Today’s Highlight in History:
On July 31, 1777, during the Revolutionary War, the Marquis de Lafayette, a 19-year-old French nobleman, was made a major-general in the American Continental Army.
On this date:
In 1715, a fleet of Spanish ships carrying gold, silver and jewelry sank during a hurricane off the east Florida coast; of some 2,500 crew members, more than 1,000 died.
In 1919, Germany’s Weimar (VY’-mahr) Constitution was adopted by the republic’s National Assembly.
In 1945, Pierre Laval, premier of the pro-Nazi Vichy government, surrendered to U.S. authorities in Austria; he was turned over to France, which later tried and executed him.
In 1953, Sen. Robert A. Taft of Ohio, known as “Mr. Republican,” died in New York at age 63.
In 1957, the Distant Early Warning Line, a system of radar stations designed to detect Soviet bombers approaching North America, went into operation.
In 1970, “The Huntley-Brinkley Report” came to an end after nearly 14 years as co-anchor Chet Huntley signed off for the last time; the broadcast was renamed “NBC Nightly News.”
In 1971, Apollo 15 crew members David Scott and James Irwin became the first astronauts to use a lunar rover on the surface of the moon.
In 1972, Democratic vice-presidential candidate Thomas Eagleton withdrew from the ticket with George McGovern following disclosures that Eagleton had once undergone psychiatric treatment.
In 1981, a seven-week-old Major League Baseball strike ended.
In 1987, 35 years ago, “The Lost Boys” was released in theaters.
In 1991, President George H.W. Bush and Soviet President Mikhail S. Gorbachev signed the Strategic Arms Reduction Treaty in Moscow.
In 2003, the Vatican launched a global campaign against gay marriages, warning Catholic politicians that support of same-sex unions was “gravely immoral” and urging non-Catholics to join the offensive.
In 2020, a federal appeals court overturned the death sentence of Dzhokhar Tsarnaev in the 2013 Boston Marathon bombing, saying the judge who oversaw the case didn’t adequately screen jurors for potential biases. (The Supreme Court later reimposed the sentence.) Mexico became the country with the third most COVID-19 deaths in the world, behind the United States and Brazil.
Ten years ago: Three Indian electric grids collapsed in a cascade, cutting power to 620 million people in the world’s biggest blackout. At the London games, the team of Gabby Douglas, McKayla Maroney, Aly Raisman (AL’-ee RAYS’-mihn), Kyla Ross and Jordyn Wieber won the first U.S. Olympic team title in women’s gymnastics since 1996. Michael Phelps broke the Olympic medals record with his 19th as the United States romped to a dominating win in the 4×200-meter freestyle relay. Author, playwright, politician and commentator Gore Vidal, 86, died in Los Angeles.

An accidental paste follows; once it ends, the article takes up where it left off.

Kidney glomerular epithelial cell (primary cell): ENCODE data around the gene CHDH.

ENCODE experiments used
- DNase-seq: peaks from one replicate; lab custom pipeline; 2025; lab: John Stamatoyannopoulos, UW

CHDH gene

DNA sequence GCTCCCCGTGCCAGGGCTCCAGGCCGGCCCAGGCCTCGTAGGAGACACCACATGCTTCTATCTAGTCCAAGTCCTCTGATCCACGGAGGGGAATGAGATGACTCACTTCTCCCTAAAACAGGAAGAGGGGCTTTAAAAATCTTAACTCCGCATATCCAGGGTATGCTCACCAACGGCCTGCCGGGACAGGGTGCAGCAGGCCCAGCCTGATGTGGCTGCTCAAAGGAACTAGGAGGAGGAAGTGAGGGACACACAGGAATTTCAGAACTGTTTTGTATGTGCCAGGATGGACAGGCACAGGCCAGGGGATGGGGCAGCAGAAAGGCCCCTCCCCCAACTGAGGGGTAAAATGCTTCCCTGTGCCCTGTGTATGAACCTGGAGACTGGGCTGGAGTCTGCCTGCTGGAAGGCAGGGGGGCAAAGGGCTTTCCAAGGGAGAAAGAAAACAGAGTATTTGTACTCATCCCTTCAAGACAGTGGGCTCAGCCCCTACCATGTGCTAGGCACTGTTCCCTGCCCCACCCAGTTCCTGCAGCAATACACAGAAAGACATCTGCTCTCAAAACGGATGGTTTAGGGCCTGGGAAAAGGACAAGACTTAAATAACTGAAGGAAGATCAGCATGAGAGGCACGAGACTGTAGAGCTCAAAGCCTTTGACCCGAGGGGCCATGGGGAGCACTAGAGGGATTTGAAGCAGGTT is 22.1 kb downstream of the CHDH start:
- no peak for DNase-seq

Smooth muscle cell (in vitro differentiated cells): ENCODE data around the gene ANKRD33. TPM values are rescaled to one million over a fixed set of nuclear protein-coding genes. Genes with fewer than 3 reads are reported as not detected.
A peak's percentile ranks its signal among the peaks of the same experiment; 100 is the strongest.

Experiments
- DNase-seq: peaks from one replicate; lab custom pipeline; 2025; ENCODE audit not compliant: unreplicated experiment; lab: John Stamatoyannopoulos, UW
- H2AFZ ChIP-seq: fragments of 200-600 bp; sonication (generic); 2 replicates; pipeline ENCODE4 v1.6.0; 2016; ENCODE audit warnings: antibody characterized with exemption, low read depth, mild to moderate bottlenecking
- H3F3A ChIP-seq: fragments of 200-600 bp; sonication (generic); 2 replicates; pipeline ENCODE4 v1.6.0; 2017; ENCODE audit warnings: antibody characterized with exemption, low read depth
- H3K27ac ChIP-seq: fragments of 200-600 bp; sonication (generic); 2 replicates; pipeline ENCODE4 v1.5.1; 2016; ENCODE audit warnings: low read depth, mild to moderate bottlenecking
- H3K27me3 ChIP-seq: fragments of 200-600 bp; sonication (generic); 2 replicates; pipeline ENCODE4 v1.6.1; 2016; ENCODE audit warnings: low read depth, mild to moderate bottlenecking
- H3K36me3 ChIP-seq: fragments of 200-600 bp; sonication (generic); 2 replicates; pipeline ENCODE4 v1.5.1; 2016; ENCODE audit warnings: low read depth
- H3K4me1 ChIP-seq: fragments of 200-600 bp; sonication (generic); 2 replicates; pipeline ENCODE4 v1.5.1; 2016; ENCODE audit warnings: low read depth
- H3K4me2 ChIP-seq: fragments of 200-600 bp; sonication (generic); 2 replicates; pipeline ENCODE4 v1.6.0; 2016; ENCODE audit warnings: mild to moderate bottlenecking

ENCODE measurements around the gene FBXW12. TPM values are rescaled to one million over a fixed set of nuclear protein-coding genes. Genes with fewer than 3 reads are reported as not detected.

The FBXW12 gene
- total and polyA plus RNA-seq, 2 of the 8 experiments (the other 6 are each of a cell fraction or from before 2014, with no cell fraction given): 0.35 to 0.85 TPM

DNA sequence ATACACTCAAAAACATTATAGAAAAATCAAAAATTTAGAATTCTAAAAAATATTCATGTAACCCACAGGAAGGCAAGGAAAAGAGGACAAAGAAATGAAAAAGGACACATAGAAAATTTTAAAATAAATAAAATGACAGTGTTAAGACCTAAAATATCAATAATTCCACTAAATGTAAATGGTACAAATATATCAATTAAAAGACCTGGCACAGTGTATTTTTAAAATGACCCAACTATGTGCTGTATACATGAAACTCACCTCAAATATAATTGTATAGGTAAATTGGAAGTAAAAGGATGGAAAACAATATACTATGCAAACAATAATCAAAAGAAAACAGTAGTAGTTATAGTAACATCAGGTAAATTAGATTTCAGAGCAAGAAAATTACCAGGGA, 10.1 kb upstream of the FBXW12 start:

Five years ago: Retired Marine Gen. John Kelly was sworn in as White House chief of staff, replacing Reince Priebus. Hours later, White House communications director Anthony Scaramucci was let go, just 11 days after he was appointed to the job. Former Arizona sheriff Joe Arpaio was convicted of a criminal charge for refusing to stop traffic patrols that targeted immigrants. (Arpaio was later pardoned by President Donald Trump.) The Trump administration slapped financial sanctions on Venezuelan President Nicolas Maduro after a weekend election that gave his ruling party virtually unlimited powers. Los Angeles reached a deal with international Olympic leaders to host the 2028 Summer Games.
One year ago: American swimmer Katie Ledecky closed out her Tokyo Olympics with another gold medal, becoming the first female swimmer to capture six individual golds in her career with a victory in the 800-meter freestyle. Elaine Thompson-Herah broke Florence Griffith Joyner’s 33-year-old Olympic record in the women’s 100 meters, crossing the line in 10.61 seconds. Florida reported its highest one-day total of new COVID-19 cases since the start of the pandemic, 21,683, as more theme park resorts again started asking visitors to wear masks indoors. A nationwide ban on evictions, put in place in response to the COVID-19 crisis as many workers lost income, expired, leaving millions of Americans at risk of being forced from their homes. (The Centers for Disease Control and Prevention reimposed the moratorium within days, but the Supreme Court later found that the agency lacked the authority to do so.)
Today’s Birthdays: Actor Don Murray is 93. Jazz composer-musician Kenny Burrell is 91. Actor France Nuyen is 83. Actor Susan Flannery is 83. Singer Lobo is 78. Actor Geraldine Chaplin is 78. Former movie studio executive Sherry Lansing is 78. Singer Gary Lewis is 77. Actor Lane Davies is 72. Actor Susan Wooldridge is 72. International Tennis Hall of Famer Evonne Goolagong Cawley is 71. Actor Barry Van Dyke is 71. Actor Alan Autry is 70. Jazz composer-musician Michael Wolff is 70. Actor James Read is 69. Actor Michael Biehn is 66.
Rock singer-musician Daniel Ash (Love and Rockets) is 65. Actor Dirk Blocker is 65. Entrepreneur Mark Cuban is 64. Rock musician Bill Berry is 64. Actor Wally Kurth is 64. Actor Wesley Snipes is 60. Country singer Chad Brock is 59. Musician Fatboy Slim is 59. Rock musician Jim Corr is 58. Author J.K. Rowling (ROHL’-ing) is 57. Actor Dean Cain is 56. Actor Jim True-Frost is 56. Actor Ben Chaplin is 53. Actor Loren Dean is 53. Actor Eve Best is 51. Actor Annie Parisse (pah-REES’) is 47. Actor Robert Telfer is 45. Country singer-musician Zac Brown is 44. Actor-producer-writer B.J. Novak is 43. Actor Eric Lively is 41. Singer Shannon Curfman is 37. NHL center Evgeni Malkin is 36. Hip-hop artist Lil Uzi Vert is 28. Actor Reese Hartwig is 24. Actor Rico Rodriguez is 24.